How do so many employees manage to find themselves caught up in unethical business practices, not of their own choosing and very often not for personal gain? Such as the employees caught up in the scandal which engulfed General Motors (GM) at the beginning of this year over its 10-year failure to rectify a faulty car component despite prevailing inside knowledge of its link to accidents and deaths?
The study of behaviour ethics focuses on how organisational dynamics can give rise to such collective unethical behaviour. Drawing on extensive field research, behaviour ethicists argue that unethical decisions at work have less to do with the character of individual employees and more to do with the context in which employees find themselves when making their decisions. They suggest that contexts can be stronger than reason, values and good intentions and point to some key organisational dynamics that rarely get acknowledged:
Frames: Employees are embedded in contexts that shape the way or “the frame” by which they see things i.e. individuals can narrow the information they use or screen out unwanted information. The role of frames was exposed by the inquiry into the Challenger space shuttle disaster where concerned engineers who had wanted to abort the launch were invited to change their frame of reference. The infamous last-minute scene between the engineers where it was explained how:
“Mr Mason said we have to make a management decision. He turned to Bob Lund and asked him to take off his engineering hat and put on his management hat.” The new frame of reference, the management frame, allowed the launch to proceed and seven astronauts lost their lives.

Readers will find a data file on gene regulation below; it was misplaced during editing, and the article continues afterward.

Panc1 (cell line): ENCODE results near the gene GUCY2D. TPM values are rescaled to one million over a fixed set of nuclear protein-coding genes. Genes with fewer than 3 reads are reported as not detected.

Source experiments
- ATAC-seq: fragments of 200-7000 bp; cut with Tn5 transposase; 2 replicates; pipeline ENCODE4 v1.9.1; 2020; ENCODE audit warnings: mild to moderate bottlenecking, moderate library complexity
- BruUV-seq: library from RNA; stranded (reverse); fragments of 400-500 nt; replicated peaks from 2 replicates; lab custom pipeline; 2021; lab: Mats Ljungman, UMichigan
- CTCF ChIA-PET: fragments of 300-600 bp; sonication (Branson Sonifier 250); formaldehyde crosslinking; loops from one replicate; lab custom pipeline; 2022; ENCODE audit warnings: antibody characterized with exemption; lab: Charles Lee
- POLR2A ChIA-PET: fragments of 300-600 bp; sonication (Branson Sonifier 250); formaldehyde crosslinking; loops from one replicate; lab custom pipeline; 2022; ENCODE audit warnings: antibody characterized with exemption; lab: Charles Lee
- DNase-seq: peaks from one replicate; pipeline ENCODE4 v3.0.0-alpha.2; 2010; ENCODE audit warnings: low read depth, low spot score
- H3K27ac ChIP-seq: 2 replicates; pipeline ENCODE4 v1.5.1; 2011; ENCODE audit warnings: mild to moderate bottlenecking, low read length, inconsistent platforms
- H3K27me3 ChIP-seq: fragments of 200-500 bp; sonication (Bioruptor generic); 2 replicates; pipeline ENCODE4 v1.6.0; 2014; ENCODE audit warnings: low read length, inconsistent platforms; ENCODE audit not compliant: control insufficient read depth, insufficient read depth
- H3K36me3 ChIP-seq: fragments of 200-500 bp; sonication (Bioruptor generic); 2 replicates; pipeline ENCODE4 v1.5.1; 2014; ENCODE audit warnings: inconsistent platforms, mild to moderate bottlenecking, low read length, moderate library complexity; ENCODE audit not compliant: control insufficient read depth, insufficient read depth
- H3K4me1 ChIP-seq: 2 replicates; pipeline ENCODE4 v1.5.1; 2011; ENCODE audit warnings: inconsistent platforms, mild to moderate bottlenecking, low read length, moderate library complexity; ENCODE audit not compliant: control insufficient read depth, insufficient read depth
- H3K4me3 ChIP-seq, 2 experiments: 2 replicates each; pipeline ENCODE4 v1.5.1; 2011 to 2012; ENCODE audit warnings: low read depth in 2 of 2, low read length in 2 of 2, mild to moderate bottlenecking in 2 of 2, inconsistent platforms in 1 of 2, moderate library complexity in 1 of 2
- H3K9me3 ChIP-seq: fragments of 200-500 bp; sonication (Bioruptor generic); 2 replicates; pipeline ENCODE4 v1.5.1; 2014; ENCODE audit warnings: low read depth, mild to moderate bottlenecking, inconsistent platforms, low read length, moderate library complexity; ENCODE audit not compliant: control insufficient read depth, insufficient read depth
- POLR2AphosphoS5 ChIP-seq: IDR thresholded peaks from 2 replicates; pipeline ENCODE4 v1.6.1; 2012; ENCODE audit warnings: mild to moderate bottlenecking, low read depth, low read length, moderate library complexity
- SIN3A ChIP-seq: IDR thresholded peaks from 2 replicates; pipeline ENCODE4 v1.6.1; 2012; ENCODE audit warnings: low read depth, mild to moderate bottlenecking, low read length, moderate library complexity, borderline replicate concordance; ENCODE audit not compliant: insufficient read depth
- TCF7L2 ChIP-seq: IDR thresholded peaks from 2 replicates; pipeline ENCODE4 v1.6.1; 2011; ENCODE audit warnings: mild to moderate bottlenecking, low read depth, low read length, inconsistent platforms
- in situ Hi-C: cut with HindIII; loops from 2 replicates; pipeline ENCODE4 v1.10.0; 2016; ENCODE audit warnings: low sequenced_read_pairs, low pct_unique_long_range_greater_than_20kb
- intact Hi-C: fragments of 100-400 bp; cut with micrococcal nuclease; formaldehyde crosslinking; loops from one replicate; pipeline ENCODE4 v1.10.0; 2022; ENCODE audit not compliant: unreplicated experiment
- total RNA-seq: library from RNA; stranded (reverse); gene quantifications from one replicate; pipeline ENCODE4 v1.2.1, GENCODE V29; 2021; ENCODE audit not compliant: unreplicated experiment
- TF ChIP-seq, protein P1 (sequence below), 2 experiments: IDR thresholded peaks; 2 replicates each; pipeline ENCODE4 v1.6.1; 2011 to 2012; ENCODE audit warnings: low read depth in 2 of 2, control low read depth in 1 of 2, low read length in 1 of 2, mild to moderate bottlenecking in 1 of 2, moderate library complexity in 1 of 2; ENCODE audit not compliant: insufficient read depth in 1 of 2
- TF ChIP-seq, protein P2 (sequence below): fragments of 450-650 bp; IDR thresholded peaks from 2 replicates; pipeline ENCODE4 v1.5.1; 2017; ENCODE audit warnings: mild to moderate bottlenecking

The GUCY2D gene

The way we construe a decision then can have a profound result on the decision made. Frames such as” if it’s legal it’s okay” or “I have nothing to personally gain from this” can also lead to unethical choices and behaviour as they screen out ethical considerations.
Ethical blindspots: Contexts can be so strong that individuals might engage in unethical behaviour despite their good intentions. An example here might be where people frame their actions in terms of “it’s a business decision only” and avoid canvassing any downside such as the negative impacts their decisions will have on others – shonky financial advisers might have justified their decisions thus. We might even engage in unethical behaviour without realising that what we are doing is wrong because of ethical blindness. The recent inquiry into GM over the non-disclosure of its faulty ignition switch found that the GM culture meant that people tried very hard to avoid bringing bad news to higher-ups and that it had been that way for decades. It was explained that practically no one was ever held accountable for a decision, partly because most decisions ended up in committees.
Automatic pilot: Perhaps the biggest contextual pressure on employees comes from organisational time pressures that encourage employees to be reactive rather than review decisions on the merits of each case. Time and peer pressures to “go along to get along” are the systemic source of much unethical behaviour in modern workplaces. Succumbing to these contextual pressure sees employees bypass their personal values and formal codes and instead do what’s necessary to get the results required.
How can you avoid unethical cultures emerging? A regular ethical review of an organisation will be able to reveal any contextual pressures and protect employees and organisations from becoming blindsided to inappropriate behaviour. Business ethics training too must be context-bound and speak to the authentic issues and challenges facing each organisation and its industry.
If organisations wish to promote their code of conduct’s ethical principles then they must ensure their employees are skilled to recognise and withstand the contextual pressures that leave them vulnerable to participation in collective unethical business behaviour.
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